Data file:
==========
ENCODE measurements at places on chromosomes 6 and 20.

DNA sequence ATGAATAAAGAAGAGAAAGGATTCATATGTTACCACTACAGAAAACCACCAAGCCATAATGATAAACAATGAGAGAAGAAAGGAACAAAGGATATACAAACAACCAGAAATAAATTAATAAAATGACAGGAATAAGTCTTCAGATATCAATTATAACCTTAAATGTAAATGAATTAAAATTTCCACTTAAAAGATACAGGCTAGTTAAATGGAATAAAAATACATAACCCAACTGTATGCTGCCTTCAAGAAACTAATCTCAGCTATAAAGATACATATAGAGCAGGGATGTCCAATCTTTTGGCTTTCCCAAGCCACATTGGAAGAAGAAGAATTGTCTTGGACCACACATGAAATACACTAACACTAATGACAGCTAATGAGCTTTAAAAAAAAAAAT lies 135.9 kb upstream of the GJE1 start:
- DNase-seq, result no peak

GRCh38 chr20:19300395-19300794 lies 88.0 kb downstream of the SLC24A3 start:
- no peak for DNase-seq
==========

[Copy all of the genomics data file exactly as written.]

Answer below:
ENCODE measurements at places on chromosomes 6 and 20.

DNA sequence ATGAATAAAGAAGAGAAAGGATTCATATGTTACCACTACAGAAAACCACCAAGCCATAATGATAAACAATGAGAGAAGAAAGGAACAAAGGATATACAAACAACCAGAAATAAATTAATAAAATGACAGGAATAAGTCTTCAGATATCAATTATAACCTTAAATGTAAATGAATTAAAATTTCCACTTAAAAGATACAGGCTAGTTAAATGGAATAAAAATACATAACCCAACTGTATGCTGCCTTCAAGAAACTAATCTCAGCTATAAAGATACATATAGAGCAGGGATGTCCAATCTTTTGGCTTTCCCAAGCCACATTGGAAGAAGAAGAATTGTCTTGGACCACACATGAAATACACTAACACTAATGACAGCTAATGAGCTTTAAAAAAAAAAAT lies 135.9 kb upstream of the GJE1 start:
- DNase-seq, result no peak

GRCh38 chr20:19300395-19300794 lies 88.0 kb downstream of the SLC24A3 start:
- no peak for DNase-seq